Chuck (charlesofcamden) wrote,
Chuck
charlesofcamden

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What a Nimrod!

You’ve no doubt heard that phrase once or twice. You may even have uttered it yourself. But it has taken on new meaning for me after leafing through a recently acquired book – Everyday Biblical Literacy: The Essential Guide to Biblical Allusions in Art, Literature, and Life. It was written by J. Stephen Lang, who I see is described as a graduate of Wheaton College, which is an Evangelical Protestant Liberal Arts college just outside Chicago. Some good friends of mine have close ties to, and even degrees from, Wheaton College, so I shall have to ask them whether they know this fellow.

I picked up this tidy tome from the Sale bin at the front of my local Barnes & Noble. It cost less than $10, which is pretty good for just about any new hardcover book these days. The book itself could be described as a Biblical trivia bathroom book, with hundreds of descriptions of Biblical terms, stories, and concepts that have become ingrained elements of popular culture and language. The book is not perfect; it contains a few howlingly inaccurate statements and could have benefitted from a more critical editor; but I come to praise this book, not to bury it, so I will save those details for another time.

The most interesting entry I’ve come across so far concerns the word nimrod; or shall I say, the name Nimrod. To quote from the book:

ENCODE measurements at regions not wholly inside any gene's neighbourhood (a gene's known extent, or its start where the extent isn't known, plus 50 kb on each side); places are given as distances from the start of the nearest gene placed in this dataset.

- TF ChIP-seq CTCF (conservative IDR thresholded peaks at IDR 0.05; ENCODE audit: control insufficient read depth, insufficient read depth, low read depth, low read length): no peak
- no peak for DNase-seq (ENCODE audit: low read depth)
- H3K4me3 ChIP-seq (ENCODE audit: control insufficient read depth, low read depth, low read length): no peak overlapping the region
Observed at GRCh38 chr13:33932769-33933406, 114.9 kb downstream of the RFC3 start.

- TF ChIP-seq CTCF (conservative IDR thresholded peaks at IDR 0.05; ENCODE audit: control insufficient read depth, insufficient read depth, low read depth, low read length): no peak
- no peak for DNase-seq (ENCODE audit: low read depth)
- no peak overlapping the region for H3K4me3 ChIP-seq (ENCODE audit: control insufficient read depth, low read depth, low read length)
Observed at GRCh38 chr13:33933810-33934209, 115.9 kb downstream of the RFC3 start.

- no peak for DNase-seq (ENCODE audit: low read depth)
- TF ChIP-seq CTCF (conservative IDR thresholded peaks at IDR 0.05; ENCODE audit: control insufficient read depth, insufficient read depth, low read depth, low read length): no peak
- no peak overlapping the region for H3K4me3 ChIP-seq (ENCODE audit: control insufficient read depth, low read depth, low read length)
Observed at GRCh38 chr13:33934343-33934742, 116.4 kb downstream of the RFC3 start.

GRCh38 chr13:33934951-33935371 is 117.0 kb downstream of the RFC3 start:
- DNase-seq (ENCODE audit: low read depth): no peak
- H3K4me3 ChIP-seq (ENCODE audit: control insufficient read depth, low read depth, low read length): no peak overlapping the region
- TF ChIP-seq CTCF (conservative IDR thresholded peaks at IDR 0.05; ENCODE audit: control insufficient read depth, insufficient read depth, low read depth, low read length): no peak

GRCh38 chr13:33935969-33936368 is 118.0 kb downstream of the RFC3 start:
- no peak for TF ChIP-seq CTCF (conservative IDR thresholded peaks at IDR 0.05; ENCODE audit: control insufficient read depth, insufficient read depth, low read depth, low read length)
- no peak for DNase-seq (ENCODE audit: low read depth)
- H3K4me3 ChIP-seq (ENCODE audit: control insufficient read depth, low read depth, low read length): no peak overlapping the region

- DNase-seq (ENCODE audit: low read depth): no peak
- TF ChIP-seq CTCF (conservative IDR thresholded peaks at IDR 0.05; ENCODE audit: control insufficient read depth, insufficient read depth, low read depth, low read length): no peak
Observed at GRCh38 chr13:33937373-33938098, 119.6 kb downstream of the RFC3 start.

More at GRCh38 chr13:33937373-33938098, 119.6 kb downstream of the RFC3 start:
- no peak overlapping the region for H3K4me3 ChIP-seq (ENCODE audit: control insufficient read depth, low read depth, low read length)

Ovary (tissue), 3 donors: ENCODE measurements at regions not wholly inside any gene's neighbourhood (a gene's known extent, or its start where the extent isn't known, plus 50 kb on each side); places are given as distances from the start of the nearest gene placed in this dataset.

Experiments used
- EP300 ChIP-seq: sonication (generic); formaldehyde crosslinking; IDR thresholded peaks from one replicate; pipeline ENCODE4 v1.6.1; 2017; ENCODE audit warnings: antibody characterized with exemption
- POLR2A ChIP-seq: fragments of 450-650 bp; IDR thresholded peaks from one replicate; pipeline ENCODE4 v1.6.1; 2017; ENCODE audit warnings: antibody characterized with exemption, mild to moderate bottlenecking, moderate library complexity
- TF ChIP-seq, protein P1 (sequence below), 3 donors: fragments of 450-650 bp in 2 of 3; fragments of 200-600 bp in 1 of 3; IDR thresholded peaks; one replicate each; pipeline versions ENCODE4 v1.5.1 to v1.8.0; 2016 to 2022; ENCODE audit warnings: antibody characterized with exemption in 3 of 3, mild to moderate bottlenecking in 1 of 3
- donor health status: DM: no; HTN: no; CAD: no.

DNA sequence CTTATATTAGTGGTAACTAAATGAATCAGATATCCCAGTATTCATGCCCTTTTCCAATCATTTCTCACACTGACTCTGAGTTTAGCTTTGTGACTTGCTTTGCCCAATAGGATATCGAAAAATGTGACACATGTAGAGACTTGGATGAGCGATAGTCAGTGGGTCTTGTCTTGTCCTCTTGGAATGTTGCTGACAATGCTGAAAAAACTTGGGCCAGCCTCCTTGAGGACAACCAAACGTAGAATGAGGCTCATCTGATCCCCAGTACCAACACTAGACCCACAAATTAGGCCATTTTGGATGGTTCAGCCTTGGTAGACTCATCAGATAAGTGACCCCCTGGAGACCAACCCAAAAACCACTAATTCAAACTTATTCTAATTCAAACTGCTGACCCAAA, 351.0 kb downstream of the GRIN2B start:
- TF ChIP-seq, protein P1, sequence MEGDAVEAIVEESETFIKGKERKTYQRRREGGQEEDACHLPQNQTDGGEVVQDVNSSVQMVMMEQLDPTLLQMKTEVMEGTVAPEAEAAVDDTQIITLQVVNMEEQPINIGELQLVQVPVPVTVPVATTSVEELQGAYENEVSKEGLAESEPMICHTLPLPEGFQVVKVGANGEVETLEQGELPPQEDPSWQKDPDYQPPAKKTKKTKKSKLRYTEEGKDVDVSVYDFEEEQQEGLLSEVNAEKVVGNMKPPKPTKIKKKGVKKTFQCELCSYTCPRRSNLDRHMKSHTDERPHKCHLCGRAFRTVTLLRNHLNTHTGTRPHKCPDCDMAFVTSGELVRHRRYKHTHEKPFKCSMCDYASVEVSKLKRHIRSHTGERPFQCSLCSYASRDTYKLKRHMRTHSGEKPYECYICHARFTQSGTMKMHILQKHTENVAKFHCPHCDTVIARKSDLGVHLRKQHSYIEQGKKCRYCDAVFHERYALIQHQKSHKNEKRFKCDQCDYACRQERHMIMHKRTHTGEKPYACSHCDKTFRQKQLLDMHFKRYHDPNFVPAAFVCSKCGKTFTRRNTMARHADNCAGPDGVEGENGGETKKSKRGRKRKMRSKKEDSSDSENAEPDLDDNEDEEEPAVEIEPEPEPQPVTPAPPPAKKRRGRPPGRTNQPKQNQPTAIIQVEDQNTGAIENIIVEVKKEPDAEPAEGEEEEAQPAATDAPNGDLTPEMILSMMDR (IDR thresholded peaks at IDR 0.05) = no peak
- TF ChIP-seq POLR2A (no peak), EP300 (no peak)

“Genesis 10:8-9 says ‘Nimrod… began to be a mighty one on the earth. He was a mighty hunter before the Lord.’ He was also a great builder, establishing both Babylon and Assyria, which in time became mighty empires. His name has come to mean any daring hunter, or any bold person in general. (More recently, and no one knows exactly why, a ‘nimrod’ means ‘stupid person.’)…”

Well, I don’t know about a nimrod being a daring or bold person. I can’t say I’ve ever heard it used in that context, but I’ve certainly heard it used in the derogatory sense. Maybe I need to hang with a more highbrow crowd. If I’d ever pondered the origins of the term, I probably would have thought it was spun from whole cloth merely because of the sound of the word. In fact, I still have to think that it’s that sound, the way the word rings in the ear, that accounts for its current meaning, rather than it being any direct reference or commentary upon its biblical origins.

So this is a fun and fascinating book. I’m always interested in finding the things that tie humanity together, irrespective of our individual beliefs, and I’m always interested in revealing the unknown past and showing how it ties into what we’re doing today. And as a lifelong devotee of trivia, this book is a nice addition to my trivial life!
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